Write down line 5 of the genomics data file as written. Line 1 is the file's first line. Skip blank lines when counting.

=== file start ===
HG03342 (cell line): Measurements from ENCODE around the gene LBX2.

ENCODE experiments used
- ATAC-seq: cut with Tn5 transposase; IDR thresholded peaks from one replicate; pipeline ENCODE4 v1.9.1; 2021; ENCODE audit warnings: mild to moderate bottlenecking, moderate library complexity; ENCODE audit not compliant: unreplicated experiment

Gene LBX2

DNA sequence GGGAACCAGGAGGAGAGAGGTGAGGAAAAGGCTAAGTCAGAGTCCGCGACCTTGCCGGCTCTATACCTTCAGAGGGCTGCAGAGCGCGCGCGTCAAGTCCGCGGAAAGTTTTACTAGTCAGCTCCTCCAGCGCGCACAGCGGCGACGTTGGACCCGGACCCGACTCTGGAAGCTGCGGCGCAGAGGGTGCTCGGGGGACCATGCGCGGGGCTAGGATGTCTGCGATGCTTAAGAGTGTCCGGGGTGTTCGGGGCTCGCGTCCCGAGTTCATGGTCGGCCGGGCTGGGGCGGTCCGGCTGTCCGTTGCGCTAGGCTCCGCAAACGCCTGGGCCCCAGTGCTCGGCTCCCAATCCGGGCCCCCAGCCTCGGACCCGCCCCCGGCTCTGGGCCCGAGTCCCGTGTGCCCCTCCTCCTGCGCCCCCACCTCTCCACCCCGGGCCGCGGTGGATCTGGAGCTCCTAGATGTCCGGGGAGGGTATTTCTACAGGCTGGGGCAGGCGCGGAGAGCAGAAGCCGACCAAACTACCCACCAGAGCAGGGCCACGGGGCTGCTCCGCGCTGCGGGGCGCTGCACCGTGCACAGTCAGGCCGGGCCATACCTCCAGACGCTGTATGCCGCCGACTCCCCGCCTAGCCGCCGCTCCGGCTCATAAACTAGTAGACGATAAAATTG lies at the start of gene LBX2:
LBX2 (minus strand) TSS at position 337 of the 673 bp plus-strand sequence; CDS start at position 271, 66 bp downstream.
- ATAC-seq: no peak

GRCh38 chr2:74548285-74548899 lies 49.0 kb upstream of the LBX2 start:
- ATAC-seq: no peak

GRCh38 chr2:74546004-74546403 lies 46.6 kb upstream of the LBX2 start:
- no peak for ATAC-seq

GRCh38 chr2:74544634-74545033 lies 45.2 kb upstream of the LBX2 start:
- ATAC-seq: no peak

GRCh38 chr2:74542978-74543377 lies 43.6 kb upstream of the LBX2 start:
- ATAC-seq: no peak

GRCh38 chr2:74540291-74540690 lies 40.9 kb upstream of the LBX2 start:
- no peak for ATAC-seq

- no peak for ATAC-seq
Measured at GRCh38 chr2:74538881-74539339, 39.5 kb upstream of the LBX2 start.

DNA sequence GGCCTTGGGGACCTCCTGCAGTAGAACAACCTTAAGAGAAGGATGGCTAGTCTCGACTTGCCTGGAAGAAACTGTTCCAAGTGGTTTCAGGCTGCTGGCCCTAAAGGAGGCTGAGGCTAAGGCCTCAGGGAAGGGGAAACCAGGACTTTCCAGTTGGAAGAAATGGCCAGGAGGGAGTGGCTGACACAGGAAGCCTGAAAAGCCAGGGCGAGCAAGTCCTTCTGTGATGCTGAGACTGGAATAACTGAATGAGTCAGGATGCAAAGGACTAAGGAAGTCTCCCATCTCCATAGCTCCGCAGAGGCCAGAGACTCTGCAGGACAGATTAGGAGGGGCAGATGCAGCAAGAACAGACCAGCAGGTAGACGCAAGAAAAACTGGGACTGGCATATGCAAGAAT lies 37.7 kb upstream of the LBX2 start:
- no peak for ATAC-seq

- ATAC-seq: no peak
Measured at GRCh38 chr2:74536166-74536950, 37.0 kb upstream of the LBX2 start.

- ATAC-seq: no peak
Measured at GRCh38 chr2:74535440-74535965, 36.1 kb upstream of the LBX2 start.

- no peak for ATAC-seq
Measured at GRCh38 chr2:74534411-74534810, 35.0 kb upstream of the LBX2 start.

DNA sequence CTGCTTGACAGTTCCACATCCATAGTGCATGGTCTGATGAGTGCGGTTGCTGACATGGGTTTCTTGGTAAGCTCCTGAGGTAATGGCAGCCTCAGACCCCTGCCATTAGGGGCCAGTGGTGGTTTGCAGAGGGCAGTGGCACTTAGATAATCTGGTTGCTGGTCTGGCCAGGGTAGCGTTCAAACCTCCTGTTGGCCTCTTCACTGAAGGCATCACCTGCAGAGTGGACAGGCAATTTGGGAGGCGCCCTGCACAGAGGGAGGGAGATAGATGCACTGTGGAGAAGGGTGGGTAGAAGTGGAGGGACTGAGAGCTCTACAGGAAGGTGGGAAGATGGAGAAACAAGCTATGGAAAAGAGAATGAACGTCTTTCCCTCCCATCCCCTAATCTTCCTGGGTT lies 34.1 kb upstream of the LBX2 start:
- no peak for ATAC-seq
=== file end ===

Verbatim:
DNA sequence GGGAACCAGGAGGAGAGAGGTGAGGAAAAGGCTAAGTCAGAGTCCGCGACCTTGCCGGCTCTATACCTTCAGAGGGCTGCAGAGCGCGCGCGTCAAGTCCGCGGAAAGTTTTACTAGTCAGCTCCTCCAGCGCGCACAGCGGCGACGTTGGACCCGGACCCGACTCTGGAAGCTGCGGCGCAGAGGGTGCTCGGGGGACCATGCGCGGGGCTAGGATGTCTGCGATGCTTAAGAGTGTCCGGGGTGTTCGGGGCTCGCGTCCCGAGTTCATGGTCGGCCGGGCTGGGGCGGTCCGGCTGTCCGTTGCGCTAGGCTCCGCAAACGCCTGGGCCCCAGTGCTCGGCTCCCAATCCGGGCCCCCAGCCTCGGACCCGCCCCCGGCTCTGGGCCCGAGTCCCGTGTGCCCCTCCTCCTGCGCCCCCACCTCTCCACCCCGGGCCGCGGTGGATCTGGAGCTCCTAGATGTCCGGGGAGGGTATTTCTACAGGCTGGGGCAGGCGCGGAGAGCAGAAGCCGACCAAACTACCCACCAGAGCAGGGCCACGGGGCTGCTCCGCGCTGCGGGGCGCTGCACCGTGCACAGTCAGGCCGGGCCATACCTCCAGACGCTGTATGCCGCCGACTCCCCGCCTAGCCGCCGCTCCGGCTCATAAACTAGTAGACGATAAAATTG lies at the start of gene LBX2: